The findings in a case report of a young man with ectopic Cushing’s syndrome were published in the International Journal of Surgery Case Reports, under the title “Case report: Ectopic Cushing’s syndrome in a young male with hidden lung carcinoid tumor.”

Cushing’s syndrome is caused by high amounts of glucocoticosteroids in the blood. The most common cause is a malfunction of the glands that produce these hormones. In some cases, however, the disease may be caused by tumors elsewhere in the body that have the ability to produce adrenocorticotropic hormone (ACTH).

In half of all Cushing’s patients, ectopic ACTH is produced by small lung cell carcinomas or lung carcinoids (a type of slow-growing lung cancer). But some tumors in the thymus and pancreas also have been found to produce ACTH.

Researchers at Damascus University Hospital in Syria presented the case of a 26-year-old man who had ectopic Cushing’s syndrome due to lung carcinoids.

The patient presented with increased appetite and rapid weight gain for more than a year. These were associated with headache, fatigue, proximal muscle weakness, and easy bruising. He had no family history of hormonal disorder.

Based on the initial physical and symptom evaluation, the clinical team suspected Cushing’s syndrome. Blood analysis revealed high levels of cortisol and ACTH hormones, which supported the diagnosis.

Administration of dexamethasone, a treatment used to inhibit the production of glucocoticosteroids by the pituitary gland, reduced cortisol levels within normal range, but not ACTH levels. This led to the diagnosis of ectopic Cushing’s syndrome.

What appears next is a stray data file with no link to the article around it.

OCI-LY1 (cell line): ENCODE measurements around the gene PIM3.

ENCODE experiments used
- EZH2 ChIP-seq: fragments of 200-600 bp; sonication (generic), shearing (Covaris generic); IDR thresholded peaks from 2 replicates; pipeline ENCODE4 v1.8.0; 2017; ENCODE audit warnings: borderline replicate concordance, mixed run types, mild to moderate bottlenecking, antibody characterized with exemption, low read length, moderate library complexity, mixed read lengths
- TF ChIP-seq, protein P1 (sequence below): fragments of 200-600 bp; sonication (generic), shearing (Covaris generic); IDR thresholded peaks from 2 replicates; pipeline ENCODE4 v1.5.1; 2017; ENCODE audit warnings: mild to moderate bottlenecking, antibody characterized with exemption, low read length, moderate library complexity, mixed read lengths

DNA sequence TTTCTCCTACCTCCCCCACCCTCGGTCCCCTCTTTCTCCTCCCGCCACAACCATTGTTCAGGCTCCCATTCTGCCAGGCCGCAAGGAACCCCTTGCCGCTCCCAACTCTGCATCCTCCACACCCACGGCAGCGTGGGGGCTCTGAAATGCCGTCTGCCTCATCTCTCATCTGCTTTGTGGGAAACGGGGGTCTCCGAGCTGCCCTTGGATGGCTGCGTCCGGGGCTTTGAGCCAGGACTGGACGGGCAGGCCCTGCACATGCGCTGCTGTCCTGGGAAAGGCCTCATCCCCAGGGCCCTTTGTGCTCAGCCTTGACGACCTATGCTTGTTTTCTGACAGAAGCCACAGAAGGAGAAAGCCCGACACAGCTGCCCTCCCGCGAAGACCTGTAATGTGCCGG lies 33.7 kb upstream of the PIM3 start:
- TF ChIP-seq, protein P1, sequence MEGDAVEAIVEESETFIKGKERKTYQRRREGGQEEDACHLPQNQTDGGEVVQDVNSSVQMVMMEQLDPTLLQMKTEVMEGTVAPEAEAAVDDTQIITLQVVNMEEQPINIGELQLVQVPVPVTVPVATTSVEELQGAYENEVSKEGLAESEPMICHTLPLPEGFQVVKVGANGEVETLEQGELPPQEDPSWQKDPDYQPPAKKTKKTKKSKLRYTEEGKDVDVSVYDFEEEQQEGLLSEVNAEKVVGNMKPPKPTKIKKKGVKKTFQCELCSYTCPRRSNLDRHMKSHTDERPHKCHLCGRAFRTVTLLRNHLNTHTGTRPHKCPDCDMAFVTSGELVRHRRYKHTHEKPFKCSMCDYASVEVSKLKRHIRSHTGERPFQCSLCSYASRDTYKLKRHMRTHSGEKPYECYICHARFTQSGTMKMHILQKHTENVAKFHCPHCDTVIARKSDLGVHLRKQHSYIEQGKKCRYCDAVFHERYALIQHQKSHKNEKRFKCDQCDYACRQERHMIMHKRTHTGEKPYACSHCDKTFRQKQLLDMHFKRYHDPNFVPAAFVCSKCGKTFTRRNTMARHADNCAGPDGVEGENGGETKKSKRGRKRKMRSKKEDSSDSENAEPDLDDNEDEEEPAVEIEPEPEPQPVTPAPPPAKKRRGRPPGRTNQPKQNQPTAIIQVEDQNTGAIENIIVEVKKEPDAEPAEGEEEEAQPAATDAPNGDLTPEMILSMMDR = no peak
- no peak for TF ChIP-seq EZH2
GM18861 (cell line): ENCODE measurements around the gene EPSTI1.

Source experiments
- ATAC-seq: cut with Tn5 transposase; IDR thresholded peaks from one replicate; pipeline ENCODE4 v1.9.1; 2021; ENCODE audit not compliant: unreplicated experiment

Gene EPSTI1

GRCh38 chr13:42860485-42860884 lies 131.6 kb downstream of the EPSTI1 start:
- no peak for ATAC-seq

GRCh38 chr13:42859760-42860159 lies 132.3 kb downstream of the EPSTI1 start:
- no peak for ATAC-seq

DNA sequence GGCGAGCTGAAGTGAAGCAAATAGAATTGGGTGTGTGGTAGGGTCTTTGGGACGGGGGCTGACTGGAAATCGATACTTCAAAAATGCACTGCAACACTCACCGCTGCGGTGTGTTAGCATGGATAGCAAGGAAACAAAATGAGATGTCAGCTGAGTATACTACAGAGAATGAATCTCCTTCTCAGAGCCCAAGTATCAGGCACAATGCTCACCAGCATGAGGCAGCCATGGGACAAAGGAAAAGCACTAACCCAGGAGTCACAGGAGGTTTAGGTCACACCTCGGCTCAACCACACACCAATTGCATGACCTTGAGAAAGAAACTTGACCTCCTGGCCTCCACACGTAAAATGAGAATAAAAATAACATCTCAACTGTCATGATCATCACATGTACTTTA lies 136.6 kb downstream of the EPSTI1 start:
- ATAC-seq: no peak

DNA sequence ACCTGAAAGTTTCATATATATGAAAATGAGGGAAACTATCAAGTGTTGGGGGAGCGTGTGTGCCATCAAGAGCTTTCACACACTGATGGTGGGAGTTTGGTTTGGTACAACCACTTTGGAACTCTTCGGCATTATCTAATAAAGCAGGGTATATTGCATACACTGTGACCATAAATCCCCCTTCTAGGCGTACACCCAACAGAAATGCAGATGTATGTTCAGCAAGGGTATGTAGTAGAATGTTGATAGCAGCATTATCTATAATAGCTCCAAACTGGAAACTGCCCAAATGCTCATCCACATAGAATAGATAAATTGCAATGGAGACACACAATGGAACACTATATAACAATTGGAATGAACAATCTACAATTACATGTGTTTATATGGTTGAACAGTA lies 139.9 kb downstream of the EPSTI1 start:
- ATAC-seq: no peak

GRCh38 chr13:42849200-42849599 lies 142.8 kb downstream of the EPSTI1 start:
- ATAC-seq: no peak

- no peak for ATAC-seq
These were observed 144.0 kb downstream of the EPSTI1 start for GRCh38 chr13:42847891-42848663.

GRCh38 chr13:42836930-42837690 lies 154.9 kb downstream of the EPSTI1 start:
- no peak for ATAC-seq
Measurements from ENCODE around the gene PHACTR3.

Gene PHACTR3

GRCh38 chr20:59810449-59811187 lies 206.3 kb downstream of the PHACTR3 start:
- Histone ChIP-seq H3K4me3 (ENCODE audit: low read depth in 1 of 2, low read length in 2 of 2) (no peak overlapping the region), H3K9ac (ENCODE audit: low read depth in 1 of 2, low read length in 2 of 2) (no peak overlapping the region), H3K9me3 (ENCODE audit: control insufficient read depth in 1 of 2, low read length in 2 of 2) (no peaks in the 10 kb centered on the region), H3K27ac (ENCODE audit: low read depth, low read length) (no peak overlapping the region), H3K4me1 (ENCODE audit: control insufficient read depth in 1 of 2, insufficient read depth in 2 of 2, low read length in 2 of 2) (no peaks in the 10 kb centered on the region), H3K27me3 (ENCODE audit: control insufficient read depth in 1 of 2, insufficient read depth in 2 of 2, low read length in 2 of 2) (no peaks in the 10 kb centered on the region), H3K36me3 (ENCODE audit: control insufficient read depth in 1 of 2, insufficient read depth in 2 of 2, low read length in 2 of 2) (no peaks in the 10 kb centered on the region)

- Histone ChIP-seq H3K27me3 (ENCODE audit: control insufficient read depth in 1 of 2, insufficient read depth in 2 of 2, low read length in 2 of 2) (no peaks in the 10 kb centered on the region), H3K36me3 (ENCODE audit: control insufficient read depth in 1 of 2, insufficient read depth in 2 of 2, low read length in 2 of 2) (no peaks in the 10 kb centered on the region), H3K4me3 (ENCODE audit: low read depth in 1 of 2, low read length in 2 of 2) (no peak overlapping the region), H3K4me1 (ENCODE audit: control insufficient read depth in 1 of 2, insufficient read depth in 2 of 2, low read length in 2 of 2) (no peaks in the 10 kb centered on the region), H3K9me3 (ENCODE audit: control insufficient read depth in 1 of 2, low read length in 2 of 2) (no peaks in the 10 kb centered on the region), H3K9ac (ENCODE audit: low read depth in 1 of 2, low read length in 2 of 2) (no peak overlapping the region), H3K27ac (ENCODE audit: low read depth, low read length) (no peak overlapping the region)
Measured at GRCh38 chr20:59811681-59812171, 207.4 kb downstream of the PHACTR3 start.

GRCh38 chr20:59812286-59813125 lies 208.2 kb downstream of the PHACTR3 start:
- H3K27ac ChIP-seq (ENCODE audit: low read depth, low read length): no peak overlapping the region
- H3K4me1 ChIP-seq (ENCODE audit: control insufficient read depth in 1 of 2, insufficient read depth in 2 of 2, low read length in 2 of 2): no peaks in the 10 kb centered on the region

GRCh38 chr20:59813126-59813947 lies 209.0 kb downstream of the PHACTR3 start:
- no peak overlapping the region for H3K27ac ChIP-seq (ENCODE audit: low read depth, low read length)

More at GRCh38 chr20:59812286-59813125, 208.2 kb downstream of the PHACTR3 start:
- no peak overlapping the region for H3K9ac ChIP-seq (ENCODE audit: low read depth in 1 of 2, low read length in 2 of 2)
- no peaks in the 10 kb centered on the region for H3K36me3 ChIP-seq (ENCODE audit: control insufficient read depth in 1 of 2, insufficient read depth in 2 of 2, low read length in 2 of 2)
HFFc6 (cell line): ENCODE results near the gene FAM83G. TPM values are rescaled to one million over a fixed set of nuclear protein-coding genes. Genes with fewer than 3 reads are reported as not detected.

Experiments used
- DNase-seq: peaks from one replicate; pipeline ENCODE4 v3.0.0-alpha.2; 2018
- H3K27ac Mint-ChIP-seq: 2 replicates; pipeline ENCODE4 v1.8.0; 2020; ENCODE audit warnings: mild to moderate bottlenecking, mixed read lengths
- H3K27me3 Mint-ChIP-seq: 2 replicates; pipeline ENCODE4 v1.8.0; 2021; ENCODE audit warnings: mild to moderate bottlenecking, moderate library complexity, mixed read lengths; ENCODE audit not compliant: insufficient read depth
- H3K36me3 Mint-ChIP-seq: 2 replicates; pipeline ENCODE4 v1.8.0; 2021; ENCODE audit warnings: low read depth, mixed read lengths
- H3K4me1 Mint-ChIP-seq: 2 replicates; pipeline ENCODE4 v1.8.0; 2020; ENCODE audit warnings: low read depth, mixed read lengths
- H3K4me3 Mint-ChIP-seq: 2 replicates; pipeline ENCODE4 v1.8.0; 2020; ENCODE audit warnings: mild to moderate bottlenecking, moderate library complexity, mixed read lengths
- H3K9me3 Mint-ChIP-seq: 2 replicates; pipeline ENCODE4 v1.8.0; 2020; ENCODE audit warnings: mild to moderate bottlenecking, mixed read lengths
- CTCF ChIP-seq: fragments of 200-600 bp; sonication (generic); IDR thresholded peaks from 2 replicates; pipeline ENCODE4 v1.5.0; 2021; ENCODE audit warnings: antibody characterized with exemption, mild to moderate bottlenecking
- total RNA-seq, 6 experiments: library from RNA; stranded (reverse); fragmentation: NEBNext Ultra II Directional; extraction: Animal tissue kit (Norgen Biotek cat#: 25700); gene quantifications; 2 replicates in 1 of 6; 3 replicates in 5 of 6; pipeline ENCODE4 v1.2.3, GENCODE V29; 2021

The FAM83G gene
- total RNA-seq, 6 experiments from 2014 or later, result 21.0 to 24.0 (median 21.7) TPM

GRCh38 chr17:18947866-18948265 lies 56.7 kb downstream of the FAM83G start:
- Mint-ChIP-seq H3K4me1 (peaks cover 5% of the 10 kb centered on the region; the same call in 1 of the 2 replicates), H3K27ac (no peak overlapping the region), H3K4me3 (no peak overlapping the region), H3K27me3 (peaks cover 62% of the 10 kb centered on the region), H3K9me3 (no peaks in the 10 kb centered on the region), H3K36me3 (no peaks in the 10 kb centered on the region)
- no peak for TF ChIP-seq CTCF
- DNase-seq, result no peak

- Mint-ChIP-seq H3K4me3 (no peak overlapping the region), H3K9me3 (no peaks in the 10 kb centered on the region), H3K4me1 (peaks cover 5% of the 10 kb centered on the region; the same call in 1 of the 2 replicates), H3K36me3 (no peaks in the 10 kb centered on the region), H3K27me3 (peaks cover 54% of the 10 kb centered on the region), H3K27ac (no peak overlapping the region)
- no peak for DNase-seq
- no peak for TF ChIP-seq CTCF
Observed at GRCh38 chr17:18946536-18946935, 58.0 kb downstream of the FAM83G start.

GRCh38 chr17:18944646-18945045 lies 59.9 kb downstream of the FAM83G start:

The next step was to identify the tumor causing the syndrome. The team conducted imaging studies of the brain, chest, and abdomen, but found no tumor.

Because ectopic ACTH is commonly produced by lung cancers, the team then analyzed the patient’s lungs. Again, they failed to detect a tumor.

The patient was discharged with prescription of 200 mg of Nizoral (ketoconazole) once-daily, calcium, and vitamin D. After three months of treatment, he remained stable, with no evidence of symptom improvement.

At this point, the team decided to surgically remove both adrenal glands in an attempt to reduce the hormone levels. Treatment with prednisolone 5 mg and fludrocortisone 0.1 mg once daily was initiated, along with calcium and vitamin D.

Eighteen months later, the patient’s condition worsened and he required hospitalization.

Imaging tests targeting the neck, chest, and abdomen were conducted again. This time, physicians detected a 2 cm mass in the middle lobe of the right lung, which was removed surgically. Detailed analysis of the small tumor confirmed that it was the source of the excessive ACTH.

“ACTH secreting tumors can be very hard to detect,” the researchers stated. “Initial failed localization is common in ectopic ACTH syndrome and it is usually due to carcinoid.”

Cases where the ectopic ACTH production is caused by a carcinoid tumor can be challenging to diagnose because tumors are small and relatively slow-growing. Imaging data is often hard to analyze and the tumors can be confused with pulmonary vessels, the researchers explained.

“In such cases we should first aim to lower blood cortisol medically or through bilateral adrenalectomy to avoid Cushing’s complications,” which should then “be followed up through imaging studies (CT, MRI, scintigraphy or PET) to detect the tumor and resect it, which is the definitive treatment of these patients,” the researchers concluded.

From https://cushingsdiseasenews.com/2017/12/12/case-report-ectopic-acth-producing-lung-tumors-can-hard-detect/

Postsurgical treatment often necessary in persistent, recurrent Cushing’s disease

Nearly half of adults with Cushing’s disease that persists or recurs after surgical treatment require second and sometimes third therapeutic interventions, including pituitary surgical reintervention, radiotherapy, pharmacotherapy or bilateral adrenalectomy, study data from Mexico show.